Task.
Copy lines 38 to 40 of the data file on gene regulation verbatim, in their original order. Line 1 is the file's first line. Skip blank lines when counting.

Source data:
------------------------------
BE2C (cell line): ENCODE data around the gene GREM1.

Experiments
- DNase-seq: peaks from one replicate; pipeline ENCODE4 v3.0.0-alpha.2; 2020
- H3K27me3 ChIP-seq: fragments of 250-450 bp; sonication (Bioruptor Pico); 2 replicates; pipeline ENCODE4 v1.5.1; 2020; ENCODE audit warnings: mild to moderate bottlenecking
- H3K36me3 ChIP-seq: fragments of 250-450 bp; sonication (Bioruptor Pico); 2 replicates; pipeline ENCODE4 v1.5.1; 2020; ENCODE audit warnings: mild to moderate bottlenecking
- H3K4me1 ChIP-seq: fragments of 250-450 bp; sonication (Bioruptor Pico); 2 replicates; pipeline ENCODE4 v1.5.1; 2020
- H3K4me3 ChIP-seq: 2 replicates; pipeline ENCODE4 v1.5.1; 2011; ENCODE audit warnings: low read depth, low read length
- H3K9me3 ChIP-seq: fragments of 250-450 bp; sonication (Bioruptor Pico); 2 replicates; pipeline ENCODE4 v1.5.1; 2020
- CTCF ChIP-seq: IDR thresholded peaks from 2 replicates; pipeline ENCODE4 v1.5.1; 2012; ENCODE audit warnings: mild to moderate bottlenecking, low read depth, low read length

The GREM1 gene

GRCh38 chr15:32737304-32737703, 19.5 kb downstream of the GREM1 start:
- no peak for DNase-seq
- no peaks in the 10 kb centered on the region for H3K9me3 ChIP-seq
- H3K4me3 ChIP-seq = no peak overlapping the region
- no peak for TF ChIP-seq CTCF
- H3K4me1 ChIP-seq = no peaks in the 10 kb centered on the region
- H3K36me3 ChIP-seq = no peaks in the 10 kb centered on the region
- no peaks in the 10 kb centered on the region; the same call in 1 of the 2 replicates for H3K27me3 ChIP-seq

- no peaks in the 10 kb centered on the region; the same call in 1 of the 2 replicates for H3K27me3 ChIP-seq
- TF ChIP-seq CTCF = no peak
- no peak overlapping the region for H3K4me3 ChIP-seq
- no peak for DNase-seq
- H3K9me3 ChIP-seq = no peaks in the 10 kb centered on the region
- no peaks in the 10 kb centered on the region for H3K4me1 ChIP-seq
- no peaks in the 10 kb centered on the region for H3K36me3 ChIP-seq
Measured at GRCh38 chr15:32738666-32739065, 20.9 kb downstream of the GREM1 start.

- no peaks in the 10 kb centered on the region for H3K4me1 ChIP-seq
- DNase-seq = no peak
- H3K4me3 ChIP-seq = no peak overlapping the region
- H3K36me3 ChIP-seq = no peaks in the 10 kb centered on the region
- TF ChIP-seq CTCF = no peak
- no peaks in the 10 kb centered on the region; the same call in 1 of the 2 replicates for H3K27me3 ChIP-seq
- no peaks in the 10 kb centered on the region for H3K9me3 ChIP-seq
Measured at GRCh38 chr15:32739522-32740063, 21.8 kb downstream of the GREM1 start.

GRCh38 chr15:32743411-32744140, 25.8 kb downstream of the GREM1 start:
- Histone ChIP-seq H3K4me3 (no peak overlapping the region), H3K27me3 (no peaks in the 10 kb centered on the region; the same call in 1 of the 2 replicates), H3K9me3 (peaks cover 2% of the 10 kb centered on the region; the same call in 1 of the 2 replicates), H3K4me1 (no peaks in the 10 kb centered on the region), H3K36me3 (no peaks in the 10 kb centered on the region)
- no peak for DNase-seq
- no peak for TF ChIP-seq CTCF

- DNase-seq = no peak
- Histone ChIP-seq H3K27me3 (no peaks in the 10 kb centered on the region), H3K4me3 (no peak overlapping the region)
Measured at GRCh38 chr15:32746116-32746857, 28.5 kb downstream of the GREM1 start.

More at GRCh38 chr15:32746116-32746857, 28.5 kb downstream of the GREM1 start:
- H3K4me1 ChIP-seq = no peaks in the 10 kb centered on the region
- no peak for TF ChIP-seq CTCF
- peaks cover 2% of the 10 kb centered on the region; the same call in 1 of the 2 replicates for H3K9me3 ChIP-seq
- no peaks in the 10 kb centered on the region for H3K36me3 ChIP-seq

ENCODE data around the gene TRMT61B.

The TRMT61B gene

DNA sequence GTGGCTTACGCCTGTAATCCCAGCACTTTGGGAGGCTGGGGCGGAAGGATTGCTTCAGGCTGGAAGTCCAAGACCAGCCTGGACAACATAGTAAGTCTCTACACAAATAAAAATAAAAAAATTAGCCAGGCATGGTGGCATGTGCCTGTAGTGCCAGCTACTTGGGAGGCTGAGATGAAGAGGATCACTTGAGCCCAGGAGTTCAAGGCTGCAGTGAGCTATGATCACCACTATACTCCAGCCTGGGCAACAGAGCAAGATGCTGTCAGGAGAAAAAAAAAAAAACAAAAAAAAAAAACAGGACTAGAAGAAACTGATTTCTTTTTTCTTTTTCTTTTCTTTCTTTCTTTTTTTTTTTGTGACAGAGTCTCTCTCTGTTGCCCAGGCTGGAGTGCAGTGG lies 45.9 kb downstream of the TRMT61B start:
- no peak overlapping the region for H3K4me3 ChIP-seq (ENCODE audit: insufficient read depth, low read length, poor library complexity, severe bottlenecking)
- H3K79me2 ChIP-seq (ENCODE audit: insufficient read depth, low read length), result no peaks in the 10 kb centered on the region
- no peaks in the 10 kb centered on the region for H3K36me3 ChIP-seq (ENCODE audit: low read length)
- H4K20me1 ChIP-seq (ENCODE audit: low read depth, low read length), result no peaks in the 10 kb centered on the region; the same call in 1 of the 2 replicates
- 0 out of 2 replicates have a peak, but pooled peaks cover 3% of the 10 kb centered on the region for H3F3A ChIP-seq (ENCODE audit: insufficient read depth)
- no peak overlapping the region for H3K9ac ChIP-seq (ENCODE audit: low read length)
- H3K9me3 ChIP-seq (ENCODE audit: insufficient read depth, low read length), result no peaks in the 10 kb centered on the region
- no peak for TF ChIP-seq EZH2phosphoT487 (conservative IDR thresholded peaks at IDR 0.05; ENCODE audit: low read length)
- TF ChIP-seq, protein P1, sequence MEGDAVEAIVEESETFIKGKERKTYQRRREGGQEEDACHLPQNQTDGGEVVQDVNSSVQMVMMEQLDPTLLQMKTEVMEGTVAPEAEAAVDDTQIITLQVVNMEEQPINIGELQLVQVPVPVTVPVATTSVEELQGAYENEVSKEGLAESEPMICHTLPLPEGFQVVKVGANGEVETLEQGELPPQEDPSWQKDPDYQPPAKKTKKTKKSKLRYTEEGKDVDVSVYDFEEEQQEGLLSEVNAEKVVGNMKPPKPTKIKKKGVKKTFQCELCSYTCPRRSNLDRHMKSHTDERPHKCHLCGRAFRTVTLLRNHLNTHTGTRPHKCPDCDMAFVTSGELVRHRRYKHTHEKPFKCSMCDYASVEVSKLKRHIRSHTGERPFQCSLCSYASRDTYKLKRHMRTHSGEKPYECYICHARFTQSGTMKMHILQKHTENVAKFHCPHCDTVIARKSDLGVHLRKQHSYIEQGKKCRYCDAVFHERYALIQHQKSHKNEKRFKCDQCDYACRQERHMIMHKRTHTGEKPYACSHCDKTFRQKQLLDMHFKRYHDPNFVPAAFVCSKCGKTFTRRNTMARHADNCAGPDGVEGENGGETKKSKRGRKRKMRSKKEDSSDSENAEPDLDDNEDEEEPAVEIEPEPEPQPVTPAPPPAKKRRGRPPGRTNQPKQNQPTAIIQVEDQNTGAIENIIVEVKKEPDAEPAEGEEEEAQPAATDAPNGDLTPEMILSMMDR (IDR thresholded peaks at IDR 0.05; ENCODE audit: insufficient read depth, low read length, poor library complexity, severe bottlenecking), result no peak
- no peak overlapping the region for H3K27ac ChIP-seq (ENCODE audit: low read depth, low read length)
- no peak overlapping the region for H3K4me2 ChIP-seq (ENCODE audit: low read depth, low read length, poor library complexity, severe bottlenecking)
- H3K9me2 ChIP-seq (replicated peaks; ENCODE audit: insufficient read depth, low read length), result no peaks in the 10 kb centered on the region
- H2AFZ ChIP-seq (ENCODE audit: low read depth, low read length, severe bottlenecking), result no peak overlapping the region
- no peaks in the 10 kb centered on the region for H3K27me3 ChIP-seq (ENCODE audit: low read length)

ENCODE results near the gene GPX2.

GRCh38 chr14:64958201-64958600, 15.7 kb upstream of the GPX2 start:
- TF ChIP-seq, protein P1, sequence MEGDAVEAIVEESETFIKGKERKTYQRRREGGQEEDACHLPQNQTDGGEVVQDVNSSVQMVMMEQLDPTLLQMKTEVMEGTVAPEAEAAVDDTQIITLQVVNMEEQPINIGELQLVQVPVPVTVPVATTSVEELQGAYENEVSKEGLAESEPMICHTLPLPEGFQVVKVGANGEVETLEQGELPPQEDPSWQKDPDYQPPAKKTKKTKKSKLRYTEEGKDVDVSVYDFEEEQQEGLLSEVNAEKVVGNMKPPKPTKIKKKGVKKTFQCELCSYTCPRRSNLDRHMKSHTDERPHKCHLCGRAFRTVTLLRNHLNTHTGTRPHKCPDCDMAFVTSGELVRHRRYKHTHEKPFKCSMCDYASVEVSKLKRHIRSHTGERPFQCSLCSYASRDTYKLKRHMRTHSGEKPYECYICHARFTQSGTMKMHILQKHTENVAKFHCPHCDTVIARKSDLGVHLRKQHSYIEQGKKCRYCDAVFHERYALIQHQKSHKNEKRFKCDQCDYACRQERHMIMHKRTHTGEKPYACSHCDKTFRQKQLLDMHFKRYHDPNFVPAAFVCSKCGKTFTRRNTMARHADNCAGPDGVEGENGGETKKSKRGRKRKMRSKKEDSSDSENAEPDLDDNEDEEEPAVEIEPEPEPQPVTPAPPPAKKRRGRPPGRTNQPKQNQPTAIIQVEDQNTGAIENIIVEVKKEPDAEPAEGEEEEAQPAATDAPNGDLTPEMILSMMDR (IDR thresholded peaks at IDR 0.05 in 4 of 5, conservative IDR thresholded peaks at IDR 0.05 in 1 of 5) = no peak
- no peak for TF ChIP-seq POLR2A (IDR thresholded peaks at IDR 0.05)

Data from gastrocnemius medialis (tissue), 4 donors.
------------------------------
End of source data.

- no peak for TF ChIP-seq CTCF

- DNase-seq = no peak
- Histone ChIP-seq H3K27me3 (no peaks in the 10 kb centered on the region), H3K4me3 (no peak overlapping the region)